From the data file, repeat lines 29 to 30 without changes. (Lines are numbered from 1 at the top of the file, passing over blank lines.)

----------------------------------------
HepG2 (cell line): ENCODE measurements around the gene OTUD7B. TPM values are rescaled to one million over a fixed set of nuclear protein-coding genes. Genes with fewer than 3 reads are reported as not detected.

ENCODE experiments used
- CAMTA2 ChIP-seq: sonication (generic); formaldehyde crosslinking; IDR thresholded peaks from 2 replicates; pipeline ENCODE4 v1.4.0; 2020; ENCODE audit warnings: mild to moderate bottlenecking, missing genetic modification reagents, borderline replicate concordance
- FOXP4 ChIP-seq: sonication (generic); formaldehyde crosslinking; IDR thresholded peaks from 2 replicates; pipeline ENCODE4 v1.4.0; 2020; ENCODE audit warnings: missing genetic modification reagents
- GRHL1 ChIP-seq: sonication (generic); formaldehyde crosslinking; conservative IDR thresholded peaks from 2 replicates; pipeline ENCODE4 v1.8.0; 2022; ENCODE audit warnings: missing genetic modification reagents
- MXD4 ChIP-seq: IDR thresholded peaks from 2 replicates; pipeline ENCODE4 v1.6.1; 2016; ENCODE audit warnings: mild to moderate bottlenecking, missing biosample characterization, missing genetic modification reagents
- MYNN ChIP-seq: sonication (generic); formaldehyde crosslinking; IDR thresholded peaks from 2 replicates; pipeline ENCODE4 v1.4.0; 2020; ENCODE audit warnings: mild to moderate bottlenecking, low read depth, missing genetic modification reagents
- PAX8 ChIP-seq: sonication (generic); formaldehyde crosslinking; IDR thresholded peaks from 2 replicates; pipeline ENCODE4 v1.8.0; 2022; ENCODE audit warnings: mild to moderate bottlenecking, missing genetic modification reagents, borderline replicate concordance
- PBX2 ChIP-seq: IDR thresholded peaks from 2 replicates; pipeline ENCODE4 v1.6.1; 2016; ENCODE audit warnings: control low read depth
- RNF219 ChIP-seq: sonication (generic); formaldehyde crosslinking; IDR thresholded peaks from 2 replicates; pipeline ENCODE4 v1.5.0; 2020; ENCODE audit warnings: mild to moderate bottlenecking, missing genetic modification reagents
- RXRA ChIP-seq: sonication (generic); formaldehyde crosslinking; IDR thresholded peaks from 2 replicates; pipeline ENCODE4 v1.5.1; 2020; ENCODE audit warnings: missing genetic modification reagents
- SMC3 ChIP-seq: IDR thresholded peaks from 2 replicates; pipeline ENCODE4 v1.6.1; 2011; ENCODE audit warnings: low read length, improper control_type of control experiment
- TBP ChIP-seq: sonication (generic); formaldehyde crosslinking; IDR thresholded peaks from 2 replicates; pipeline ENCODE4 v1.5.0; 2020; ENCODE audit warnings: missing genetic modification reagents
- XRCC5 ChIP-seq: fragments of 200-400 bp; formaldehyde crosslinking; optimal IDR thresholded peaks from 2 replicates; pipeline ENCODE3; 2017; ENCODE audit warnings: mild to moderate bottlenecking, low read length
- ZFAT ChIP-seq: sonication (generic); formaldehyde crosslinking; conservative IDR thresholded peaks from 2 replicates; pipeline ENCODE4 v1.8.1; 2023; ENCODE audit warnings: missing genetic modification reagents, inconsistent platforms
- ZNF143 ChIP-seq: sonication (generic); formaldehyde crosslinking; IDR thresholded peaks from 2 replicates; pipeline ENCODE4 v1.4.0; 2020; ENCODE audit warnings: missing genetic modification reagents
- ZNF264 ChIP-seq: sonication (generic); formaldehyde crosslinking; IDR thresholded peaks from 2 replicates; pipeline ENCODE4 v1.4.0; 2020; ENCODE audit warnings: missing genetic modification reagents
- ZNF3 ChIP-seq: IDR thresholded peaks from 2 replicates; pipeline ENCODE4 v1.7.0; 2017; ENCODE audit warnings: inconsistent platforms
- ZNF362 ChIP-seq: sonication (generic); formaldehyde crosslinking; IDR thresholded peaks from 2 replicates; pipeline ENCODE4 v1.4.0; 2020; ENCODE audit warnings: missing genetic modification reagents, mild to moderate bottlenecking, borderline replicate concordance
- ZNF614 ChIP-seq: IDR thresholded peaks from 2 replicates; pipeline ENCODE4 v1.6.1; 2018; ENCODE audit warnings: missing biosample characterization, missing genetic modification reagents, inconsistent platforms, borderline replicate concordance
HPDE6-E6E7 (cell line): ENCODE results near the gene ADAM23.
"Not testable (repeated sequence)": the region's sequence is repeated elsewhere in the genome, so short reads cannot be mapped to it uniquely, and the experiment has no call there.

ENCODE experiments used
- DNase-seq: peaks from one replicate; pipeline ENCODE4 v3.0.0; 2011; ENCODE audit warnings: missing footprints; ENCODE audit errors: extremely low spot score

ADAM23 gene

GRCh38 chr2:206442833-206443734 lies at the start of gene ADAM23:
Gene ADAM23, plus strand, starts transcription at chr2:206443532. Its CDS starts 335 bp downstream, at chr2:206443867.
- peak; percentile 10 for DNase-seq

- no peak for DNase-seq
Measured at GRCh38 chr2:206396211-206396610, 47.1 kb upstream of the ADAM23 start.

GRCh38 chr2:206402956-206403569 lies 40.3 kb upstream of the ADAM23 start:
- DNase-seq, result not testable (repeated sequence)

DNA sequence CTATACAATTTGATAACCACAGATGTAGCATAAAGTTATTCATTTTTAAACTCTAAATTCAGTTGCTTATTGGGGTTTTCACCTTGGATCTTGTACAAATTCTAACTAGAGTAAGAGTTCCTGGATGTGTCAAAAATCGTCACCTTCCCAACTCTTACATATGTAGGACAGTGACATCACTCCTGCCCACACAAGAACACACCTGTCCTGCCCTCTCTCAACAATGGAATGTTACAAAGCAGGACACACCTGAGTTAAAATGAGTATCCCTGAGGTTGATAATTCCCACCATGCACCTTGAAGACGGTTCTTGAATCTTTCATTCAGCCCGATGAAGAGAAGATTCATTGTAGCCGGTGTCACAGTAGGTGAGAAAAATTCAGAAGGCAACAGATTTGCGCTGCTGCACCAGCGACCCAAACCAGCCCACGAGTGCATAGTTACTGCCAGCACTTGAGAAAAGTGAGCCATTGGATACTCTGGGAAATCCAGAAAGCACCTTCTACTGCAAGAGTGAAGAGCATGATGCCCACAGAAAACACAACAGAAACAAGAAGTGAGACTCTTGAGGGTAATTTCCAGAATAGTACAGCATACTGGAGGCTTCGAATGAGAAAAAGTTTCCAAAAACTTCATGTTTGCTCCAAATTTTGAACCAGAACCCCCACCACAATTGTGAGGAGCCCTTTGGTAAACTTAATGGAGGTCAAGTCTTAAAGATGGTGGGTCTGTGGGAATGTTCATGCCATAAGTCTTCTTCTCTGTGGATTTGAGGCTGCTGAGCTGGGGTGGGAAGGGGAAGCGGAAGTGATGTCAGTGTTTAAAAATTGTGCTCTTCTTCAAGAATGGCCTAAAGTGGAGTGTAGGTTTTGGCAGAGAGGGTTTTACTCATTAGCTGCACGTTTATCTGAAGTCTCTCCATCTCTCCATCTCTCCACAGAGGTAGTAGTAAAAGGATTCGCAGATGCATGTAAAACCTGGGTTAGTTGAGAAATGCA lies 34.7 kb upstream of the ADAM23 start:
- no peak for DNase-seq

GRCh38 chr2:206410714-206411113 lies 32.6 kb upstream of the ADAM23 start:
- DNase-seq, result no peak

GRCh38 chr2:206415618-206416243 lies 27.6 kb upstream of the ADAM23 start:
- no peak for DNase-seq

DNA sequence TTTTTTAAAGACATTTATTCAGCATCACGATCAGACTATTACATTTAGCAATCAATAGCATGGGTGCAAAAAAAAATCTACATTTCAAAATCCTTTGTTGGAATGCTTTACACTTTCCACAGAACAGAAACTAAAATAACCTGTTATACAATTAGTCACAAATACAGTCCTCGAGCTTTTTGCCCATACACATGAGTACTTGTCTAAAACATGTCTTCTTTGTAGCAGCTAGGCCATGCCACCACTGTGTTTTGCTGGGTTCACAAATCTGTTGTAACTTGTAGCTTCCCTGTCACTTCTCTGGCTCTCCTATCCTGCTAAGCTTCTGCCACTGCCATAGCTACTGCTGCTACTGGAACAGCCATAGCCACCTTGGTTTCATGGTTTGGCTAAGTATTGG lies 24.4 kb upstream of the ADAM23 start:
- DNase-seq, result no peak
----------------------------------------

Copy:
- no peak for DNase-seq
Measured at GRCh38 chr2:206396211-206396610, 47.1 kb upstream of the ADAM23 start.